Instead she was reaching in to the crib. Nikki was. She knew it was Nikki because of her pale hands. Christie’s hands were brown. But nobody believed her later. They said she was found alone, her hands pulling the Michelle’s head. But it was Nikki, Christie was too afraid. Once her cold, pale hands gripped the warm, round skull, Christie couldn’t move. She froze terrified because for the first time she knew what Nikki was doing was wrong. It didn’t feel so wrong with squirrel and the bird, they were didn’t move or barely moved. But Michelle was moving. She was screaming. Her face was bright read. Her little mouth gaping open, toothless but strong and that shrill alarm like voice coming from it, full of horrors. Like the fire drills at school meant something very bad was happening and the should leave. Christie covered her ears she didn’t want to hear it and Nikki kept pulling, harder than any time with a doll of stuffed animal, and she laughed.

Nothing happened to Baby Michelle. Her parents ran down the hall in no time. It was so fast and slow at the same. To Christie it felt like it took forever for the yelling and screaming to stop. But that wasn’t the end of the horror. The bad times. That’s what they told everyone t hey were having. The doctor’s. Child protective services, Relatives with shifting eyes and hushed voices. Teachers and Principle. They were going through bad times.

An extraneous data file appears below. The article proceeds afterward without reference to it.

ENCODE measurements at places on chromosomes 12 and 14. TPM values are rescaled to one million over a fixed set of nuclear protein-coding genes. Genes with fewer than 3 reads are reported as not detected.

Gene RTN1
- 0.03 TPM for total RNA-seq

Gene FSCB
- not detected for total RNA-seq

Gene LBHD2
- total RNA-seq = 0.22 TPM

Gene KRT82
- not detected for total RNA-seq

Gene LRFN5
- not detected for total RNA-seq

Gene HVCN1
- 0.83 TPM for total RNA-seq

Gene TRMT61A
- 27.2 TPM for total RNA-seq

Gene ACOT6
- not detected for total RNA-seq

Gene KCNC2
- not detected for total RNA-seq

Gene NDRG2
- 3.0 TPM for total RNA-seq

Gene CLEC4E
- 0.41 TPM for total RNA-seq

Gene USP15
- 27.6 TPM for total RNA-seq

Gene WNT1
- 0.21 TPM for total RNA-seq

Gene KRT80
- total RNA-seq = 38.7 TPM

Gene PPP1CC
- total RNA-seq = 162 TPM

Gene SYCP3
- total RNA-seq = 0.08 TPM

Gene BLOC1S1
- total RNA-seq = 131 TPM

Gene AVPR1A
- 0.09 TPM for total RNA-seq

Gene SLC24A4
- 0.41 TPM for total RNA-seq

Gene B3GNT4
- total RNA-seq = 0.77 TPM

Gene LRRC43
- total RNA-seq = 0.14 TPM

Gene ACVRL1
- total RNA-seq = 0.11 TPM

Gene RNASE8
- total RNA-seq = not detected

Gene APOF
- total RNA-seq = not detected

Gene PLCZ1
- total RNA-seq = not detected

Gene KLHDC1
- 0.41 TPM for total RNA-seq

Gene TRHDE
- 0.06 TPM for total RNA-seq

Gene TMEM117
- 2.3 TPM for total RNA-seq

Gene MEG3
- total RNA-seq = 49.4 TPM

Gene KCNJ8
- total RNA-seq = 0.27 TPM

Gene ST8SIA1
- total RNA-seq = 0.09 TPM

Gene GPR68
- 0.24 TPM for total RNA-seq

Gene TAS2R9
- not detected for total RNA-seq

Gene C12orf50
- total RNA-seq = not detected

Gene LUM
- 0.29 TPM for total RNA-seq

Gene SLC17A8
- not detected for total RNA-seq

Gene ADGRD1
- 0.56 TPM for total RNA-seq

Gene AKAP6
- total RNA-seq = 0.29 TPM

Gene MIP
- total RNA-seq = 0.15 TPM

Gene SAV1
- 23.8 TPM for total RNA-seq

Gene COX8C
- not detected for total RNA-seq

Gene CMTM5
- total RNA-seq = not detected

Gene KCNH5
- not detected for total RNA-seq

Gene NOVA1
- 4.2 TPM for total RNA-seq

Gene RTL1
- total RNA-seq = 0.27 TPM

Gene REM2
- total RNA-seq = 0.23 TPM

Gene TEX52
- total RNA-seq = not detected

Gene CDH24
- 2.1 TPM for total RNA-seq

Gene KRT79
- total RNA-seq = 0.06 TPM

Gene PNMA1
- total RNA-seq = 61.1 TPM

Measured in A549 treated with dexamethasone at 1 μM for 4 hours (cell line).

It’s not a big deal Nikki kept saying. I barely touched her. Nobody like that answer. Christie said she didn’t do anything. It was Nikki’s idea. Her parent’s said they had to pry her hands off the poor baby, that Christie’s nails had scratched her face. Christie knew they were lying because she’d scratched her own face trying to cover her ears from the baby cries and her parent’s yelling.

Nobody believed her. No one ever believed her.

So they sent her to the hospital. Where even more people didn’t believe her and Nikki cause even more trouble. They went to several hospitals. Christie did anyway. Nikki came as a matter of course but no sent her. It was a long time before Christie understood that.

My parent’s visited her regularly. Sometimes they brought Michelle. Later they sometimes brought Dillion. Dillion who wasn’t even born when she was sent away. Neither of whom she saw again after her parent’s died. They died in a car accident coming to visit Christie for her 16th birthday. Michelle and Dillion were 8 and 3 and got sent to live with her grandparents. Christie stayed in the hospital until she was 18.  Partly because she was 18. Partly because she hadn’t seen Nikki in a year and a half. They were integrated now they said.



Thanks for Reading! And keep reading in Part 9 :D